When Special Needs Parents Have Unexpected Needs of Their Own


Two weeks ago, I kissed my husband, David, goodbye and looked on as two nurses wheeled him back to the operating room for surgery on his spine. Years of being rough on his body through athletics and other adventures had left David with chronic back pain.

In the weeks preceding the surgery, I had watched his quality of life deteriorate as the pain became more persistent and severe. His right leg had become weak; just walking up or down the stairs was causing him to fall. It wasn’t emergency surgery or even altogether unexpected, but everything had unfolded much faster than we had planned.

Angela Ashton Smith’s husband, David, and their daughter, Piper.
Angela’s husband, David, and their daughter, Piper.

As the nurses and David turned the corner towards the unknown, I felt helpless and uneasy. I settled into a seat in the back of the crowded surgical waiting room and gathered my thoughts in an effort to get to the root cause of what was making me feel so overwhelmed.

First, I recognized I was worried about my husband, which was reasonable, given the circumstances. My background as a medical professional in the specialty of pain management afforded me a reasonable amount of knowledge, so while this was major surgery, it wasn’t foreign to me. I knew what to expect physically in terms of his recovery. There had to be something else making me feel so unprepared.

I began to recognize I was carrying a tremendous sense of guilt. This was the first time in months that I’d actually sat down and simply considered David! In the time that had passed since our youngest daughter, Piper, was diagnosed with autism, life had been a steady stream of appointments with specialists, therapy sessions and IEP meetings. I hadn’t failed to consider him out of a lack of empathy. I had just been so busy living life one day to the next that the significance of what he’d been feeling physically had been lost on me. Until his pain became unbearable, I think it had been lost on him, too.

Finally, I realized what was truly terrifying me. It was the uncertainty surrounding the next two months of our lives as parents of a child with special needs. I previously shared a story about how David’s strength made him a catalyst in our family’s journey. Everything we’d accomplished had been the result of teamwork. What would happen, then, with the team captain on the sidelines? I was overcome with fear because I was second-guessing my ability to fill the void during his period of recovery. I was scared I lacked the physical strength to handle Piper’s meltdowns. I was frightened we wouldn’t be able to connect with her emotionally in terms of this transition. How would I reach out and explain to her, in a way she’d understand, why Daddy couldn’t hold her?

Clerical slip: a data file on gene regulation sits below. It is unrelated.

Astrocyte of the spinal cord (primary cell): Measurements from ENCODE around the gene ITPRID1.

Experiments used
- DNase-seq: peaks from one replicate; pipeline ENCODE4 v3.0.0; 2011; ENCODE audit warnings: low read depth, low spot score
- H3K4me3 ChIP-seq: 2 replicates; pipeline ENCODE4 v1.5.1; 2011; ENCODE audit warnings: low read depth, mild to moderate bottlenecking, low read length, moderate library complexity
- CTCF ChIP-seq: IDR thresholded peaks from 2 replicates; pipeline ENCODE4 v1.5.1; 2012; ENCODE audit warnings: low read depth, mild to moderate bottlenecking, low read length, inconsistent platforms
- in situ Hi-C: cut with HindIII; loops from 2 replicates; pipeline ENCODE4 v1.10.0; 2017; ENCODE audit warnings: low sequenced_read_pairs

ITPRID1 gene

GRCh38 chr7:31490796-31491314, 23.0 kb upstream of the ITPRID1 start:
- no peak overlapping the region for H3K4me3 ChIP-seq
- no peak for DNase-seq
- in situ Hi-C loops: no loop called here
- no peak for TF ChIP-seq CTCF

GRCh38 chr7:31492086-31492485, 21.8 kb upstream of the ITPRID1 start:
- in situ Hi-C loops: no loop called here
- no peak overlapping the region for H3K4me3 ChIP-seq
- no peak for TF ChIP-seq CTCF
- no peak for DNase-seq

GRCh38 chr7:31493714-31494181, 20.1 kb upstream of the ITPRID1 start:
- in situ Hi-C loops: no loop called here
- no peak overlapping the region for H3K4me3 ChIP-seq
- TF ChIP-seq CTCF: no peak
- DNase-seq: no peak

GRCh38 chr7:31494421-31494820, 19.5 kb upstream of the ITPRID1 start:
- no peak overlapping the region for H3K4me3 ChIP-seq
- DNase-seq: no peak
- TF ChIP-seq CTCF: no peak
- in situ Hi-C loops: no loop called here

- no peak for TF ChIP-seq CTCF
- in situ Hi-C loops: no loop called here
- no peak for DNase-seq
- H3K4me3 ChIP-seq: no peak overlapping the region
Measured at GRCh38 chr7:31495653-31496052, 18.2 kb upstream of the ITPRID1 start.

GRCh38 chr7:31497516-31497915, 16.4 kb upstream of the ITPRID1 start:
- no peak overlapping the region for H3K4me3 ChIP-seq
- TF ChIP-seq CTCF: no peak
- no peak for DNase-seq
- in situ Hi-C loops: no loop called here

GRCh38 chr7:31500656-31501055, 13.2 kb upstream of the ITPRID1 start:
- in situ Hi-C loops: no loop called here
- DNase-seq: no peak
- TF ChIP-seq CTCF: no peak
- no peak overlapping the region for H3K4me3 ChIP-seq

Instead of continuing to question my abilities, I resolved to conquer this challenge the way we’ve approached each challenge to date — one day and one situation at a time. We’ve learned through Piper that daily life often doesn’t go as planned. I couldn’t expect this situation to be any different. Ultimately, I gave myself a pep talk, and I felt confident in my resolution that the only way to face uncertainty was to take it in stride.

As I reflect on that day two weeks ago, I see my worries were mostly unfounded. Life hasn’t fallen apart at our feet, and David is recovering well. While I worried Piper would have a hard time adjusting, she’s actually taken to having Daddy here at home after school. He can’t lift her, but he can cuddle, and she’s soaking up every minute of it.

The most valuable lesson I’ve learned is that parents of a child with special needs can sometimes have unexpected needs of their own. We spend so much of our time advocating for our children that we forget they need, more than anything, for us to be at our best. I know this has been difficult for David, physically and emotionally, yet he’s demonstrated, once again, that he has more strength than I may ever truly realize.

We weren’t any more or less prepared for this surgery than we were to be parents of a child with special needs. In that statement lies an important message for all parents alike. You don’t have to be able to predict the future to make it beautiful.

Follow this journey on drivingthestrugglebus.

The Mighty is asking the following: What’s one thing you want to make sure the special needs mom in your life knows? If you are the special needs mom, challenge a loved one to respond to this! If you’d like to participate, please check out our Submit a Story page for more about our submission guidelines.

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